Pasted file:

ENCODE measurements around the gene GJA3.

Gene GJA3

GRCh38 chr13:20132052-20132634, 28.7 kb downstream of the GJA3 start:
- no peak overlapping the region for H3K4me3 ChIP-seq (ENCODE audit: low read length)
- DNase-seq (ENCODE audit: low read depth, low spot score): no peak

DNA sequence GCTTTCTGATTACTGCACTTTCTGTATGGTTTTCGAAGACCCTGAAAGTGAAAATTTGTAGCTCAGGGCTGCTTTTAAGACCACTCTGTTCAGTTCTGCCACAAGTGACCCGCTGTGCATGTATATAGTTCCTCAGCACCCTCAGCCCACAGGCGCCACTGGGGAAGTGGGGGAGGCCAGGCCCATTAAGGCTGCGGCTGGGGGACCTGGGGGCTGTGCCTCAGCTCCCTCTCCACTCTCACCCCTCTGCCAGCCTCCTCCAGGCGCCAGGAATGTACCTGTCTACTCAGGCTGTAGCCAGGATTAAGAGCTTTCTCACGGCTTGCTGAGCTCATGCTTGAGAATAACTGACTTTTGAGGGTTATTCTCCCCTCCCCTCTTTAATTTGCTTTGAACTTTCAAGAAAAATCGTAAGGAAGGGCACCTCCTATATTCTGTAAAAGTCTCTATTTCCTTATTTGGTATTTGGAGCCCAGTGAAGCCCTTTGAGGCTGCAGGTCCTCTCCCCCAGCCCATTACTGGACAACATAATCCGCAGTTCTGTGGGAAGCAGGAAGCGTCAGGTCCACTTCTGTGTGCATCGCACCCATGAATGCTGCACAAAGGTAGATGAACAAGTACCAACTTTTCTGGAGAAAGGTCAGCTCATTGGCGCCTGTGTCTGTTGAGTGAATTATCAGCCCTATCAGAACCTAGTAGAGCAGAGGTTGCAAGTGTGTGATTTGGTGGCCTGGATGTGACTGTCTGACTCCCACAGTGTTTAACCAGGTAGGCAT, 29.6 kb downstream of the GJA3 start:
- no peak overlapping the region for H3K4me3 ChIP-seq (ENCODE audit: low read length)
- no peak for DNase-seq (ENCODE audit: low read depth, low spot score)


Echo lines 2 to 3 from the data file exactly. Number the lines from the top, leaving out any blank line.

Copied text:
Gene GJA3

GRCh38 chr13:20132052-20132634, 28.7 kb downstream of the GJA3 start: